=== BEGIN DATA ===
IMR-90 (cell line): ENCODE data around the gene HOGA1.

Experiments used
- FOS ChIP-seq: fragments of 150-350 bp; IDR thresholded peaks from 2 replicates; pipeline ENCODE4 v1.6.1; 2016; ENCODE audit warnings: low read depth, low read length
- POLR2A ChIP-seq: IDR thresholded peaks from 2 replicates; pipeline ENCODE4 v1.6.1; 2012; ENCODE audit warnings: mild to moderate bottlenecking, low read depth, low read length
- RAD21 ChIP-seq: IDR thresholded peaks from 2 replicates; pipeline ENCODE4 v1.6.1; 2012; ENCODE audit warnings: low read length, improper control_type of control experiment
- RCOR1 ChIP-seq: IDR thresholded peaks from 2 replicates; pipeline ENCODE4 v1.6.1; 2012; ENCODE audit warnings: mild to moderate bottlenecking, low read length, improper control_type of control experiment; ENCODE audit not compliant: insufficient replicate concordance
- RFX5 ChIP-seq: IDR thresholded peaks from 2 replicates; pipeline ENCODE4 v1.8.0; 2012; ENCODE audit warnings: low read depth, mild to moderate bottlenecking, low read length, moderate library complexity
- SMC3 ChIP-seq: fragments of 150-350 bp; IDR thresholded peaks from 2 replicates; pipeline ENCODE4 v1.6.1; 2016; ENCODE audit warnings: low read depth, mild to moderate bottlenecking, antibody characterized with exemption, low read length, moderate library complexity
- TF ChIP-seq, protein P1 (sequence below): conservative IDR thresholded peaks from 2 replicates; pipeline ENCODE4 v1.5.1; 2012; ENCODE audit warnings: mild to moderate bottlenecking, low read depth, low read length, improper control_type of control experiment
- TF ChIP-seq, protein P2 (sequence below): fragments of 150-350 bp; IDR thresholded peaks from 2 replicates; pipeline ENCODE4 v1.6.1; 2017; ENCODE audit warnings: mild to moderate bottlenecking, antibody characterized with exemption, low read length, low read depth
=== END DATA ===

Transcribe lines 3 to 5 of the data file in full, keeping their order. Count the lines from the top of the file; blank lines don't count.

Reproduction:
- FOS ChIP-seq: fragments of 150-350 bp; IDR thresholded peaks from 2 replicates; pipeline ENCODE4 v1.6.1; 2016; ENCODE audit warnings: low read depth, low read length
- POLR2A ChIP-seq: IDR thresholded peaks from 2 replicates; pipeline ENCODE4 v1.6.1; 2012; ENCODE audit warnings: mild to moderate bottlenecking, low read depth, low read length
- RAD21 ChIP-seq: IDR thresholded peaks from 2 replicates; pipeline ENCODE4 v1.6.1; 2012; ENCODE audit warnings: low read length, improper control_type of control experiment